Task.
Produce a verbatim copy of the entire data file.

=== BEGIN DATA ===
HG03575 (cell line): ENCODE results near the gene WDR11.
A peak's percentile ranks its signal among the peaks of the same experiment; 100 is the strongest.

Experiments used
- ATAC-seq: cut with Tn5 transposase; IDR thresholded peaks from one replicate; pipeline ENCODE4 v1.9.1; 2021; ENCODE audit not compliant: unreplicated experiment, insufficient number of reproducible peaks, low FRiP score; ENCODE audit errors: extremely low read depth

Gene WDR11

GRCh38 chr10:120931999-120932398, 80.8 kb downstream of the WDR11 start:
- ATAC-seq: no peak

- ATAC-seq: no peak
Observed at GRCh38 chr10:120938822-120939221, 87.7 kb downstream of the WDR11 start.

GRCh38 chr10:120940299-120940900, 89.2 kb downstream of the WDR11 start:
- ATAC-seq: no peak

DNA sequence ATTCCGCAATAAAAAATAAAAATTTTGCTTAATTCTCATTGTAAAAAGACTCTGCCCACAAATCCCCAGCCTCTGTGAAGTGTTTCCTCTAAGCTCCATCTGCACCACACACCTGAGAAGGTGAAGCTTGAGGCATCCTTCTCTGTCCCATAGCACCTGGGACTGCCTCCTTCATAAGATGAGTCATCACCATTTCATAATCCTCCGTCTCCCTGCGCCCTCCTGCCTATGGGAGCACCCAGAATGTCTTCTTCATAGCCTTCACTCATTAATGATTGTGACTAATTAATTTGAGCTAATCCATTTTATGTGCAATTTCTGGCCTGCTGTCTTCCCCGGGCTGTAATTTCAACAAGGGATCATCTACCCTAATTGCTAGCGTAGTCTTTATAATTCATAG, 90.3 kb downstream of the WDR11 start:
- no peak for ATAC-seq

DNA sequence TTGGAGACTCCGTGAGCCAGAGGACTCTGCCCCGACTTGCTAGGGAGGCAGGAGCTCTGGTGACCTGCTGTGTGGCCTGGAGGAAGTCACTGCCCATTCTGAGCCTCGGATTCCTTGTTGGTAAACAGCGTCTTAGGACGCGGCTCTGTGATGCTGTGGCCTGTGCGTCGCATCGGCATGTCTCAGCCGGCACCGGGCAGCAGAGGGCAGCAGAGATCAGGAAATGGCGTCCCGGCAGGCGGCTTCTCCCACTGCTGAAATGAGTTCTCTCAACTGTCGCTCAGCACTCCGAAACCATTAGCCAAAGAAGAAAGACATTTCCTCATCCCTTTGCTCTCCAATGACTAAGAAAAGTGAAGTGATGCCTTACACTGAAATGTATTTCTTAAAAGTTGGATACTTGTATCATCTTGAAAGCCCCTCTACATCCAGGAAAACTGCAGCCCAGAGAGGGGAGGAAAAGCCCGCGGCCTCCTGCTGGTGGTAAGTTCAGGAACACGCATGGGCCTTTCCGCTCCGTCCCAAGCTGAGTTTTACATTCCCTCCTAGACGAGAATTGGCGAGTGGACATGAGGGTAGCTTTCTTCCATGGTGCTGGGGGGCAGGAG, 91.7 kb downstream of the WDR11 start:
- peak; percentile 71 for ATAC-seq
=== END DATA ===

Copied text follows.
HG03575 (cell line): ENCODE results near the gene WDR11.
A peak's percentile ranks its signal among the peaks of the same experiment; 100 is the strongest.

Experiments used
- ATAC-seq: cut with Tn5 transposase; IDR thresholded peaks from one replicate; pipeline ENCODE4 v1.9.1; 2021; ENCODE audit not compliant: unreplicated experiment, insufficient number of reproducible peaks, low FRiP score; ENCODE audit errors: extremely low read depth

Gene WDR11

GRCh38 chr10:120931999-120932398, 80.8 kb downstream of the WDR11 start:
- ATAC-seq: no peak

- ATAC-seq: no peak
Observed at GRCh38 chr10:120938822-120939221, 87.7 kb downstream of the WDR11 start.

GRCh38 chr10:120940299-120940900, 89.2 kb downstream of the WDR11 start:
- ATAC-seq: no peak

DNA sequence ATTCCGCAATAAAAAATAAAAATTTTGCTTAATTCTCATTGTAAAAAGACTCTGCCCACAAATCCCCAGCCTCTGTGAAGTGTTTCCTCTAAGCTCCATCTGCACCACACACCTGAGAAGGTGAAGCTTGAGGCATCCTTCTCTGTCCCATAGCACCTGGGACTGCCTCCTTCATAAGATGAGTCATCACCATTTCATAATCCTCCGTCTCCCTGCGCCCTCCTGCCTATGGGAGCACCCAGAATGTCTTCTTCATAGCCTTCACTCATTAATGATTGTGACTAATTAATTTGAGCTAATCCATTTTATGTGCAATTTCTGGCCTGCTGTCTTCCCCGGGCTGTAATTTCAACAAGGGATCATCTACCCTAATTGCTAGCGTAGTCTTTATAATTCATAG, 90.3 kb downstream of the WDR11 start:
- no peak for ATAC-seq

DNA sequence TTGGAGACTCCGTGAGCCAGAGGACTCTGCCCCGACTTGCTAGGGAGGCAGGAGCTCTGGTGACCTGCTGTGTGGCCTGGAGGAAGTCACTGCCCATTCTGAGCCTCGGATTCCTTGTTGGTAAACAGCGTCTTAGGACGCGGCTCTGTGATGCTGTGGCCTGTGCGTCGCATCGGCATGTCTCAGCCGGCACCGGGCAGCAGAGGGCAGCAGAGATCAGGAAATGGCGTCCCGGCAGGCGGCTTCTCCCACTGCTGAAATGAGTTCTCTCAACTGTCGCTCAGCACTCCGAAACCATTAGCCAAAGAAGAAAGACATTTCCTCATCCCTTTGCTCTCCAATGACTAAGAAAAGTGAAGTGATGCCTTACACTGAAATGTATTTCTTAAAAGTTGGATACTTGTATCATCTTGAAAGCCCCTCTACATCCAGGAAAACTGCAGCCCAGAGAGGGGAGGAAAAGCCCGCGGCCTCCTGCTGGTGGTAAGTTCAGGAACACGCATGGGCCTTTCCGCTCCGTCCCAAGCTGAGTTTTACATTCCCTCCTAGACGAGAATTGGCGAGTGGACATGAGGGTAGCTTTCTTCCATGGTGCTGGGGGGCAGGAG, 91.7 kb downstream of the WDR11 start:
- peak; percentile 71 for ATAC-seq